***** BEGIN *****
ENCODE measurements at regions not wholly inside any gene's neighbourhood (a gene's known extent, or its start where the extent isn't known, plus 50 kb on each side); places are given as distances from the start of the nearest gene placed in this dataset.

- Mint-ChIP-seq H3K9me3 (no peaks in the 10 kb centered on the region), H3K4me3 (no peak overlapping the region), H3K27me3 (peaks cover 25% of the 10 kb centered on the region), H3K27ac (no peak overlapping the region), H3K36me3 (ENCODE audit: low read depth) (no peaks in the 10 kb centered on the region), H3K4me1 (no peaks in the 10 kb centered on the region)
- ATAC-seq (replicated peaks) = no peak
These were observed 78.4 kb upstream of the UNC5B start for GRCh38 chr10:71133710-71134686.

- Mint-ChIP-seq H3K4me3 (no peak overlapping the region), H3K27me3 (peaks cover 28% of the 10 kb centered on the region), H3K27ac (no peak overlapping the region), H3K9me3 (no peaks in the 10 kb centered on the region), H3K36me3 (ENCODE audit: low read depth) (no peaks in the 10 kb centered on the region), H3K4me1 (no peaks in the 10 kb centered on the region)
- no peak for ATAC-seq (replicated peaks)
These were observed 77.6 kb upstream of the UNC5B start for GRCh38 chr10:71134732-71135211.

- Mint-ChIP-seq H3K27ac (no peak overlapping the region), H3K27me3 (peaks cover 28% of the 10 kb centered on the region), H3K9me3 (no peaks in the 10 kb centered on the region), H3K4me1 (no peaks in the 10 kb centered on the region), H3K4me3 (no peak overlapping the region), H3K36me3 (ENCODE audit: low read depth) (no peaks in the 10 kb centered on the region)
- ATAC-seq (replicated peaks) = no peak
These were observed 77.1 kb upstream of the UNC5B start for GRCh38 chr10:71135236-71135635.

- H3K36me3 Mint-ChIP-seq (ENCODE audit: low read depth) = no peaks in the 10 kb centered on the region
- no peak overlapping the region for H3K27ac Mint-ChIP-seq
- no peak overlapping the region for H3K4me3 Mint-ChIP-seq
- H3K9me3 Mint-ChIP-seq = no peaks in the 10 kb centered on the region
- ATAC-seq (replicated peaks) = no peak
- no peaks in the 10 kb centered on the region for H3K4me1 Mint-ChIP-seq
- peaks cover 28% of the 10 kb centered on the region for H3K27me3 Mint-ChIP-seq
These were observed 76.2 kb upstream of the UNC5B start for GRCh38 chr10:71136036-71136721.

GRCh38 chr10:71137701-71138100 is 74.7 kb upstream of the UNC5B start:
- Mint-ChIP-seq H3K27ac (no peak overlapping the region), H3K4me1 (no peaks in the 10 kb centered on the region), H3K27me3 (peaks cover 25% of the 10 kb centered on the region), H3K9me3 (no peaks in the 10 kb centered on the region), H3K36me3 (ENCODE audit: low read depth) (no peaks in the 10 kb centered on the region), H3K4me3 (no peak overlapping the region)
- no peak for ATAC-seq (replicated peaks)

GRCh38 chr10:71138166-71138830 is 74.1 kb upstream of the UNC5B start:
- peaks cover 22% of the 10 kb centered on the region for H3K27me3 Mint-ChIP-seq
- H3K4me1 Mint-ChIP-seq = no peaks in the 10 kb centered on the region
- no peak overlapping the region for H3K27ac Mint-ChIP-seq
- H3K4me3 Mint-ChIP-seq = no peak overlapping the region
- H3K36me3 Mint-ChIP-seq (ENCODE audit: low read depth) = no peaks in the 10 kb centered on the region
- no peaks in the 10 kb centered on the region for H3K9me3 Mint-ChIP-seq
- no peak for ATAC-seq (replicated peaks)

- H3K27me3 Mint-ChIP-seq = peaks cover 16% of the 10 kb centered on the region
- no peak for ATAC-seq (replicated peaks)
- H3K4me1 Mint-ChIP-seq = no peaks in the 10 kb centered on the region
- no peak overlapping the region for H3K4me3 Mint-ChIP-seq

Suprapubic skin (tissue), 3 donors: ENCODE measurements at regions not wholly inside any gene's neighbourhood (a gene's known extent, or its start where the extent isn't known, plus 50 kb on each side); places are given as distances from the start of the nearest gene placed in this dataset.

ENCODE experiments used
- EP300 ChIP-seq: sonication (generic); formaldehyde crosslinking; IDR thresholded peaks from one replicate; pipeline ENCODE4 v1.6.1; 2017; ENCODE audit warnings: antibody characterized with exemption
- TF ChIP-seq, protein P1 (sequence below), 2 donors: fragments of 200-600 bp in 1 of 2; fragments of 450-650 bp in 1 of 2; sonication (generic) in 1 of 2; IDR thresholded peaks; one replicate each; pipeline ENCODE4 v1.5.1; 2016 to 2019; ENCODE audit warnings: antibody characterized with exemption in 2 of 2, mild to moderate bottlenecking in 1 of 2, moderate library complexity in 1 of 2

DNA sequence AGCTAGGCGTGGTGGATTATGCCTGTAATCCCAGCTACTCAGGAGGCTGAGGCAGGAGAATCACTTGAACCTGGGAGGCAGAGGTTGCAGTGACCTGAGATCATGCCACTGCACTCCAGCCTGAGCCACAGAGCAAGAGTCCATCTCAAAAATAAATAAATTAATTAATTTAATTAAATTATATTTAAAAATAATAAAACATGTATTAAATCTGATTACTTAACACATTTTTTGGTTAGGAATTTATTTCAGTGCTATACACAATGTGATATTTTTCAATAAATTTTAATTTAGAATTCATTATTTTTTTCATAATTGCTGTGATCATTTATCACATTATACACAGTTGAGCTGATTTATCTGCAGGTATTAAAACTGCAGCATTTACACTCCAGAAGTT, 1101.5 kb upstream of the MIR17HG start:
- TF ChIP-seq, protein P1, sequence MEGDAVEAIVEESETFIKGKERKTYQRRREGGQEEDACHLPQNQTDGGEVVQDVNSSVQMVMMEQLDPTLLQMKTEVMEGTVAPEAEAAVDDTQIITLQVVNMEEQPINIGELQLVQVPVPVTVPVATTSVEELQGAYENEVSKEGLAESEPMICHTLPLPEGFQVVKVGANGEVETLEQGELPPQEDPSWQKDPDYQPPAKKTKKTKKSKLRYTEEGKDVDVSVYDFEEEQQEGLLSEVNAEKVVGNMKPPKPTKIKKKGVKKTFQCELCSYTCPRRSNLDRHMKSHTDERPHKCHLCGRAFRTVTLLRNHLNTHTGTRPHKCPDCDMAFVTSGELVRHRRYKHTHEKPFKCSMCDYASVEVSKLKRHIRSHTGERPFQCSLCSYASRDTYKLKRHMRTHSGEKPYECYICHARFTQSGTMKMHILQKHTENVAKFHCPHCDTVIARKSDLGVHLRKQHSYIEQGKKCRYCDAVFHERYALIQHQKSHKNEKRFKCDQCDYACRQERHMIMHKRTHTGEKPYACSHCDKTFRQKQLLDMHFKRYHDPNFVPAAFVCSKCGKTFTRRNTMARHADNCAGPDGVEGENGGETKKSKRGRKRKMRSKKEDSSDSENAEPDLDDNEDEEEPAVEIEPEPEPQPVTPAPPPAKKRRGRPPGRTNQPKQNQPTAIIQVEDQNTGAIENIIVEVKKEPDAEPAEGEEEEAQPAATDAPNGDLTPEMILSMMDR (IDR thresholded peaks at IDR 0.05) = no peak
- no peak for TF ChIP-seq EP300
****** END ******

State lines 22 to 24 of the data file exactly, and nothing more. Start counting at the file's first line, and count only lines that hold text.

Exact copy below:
GRCh38 chr10:71138166-71138830 is 74.1 kb upstream of the UNC5B start:
- peaks cover 22% of the 10 kb centered on the region for H3K27me3 Mint-ChIP-seq
- H3K4me1 Mint-ChIP-seq = no peaks in the 10 kb centered on the region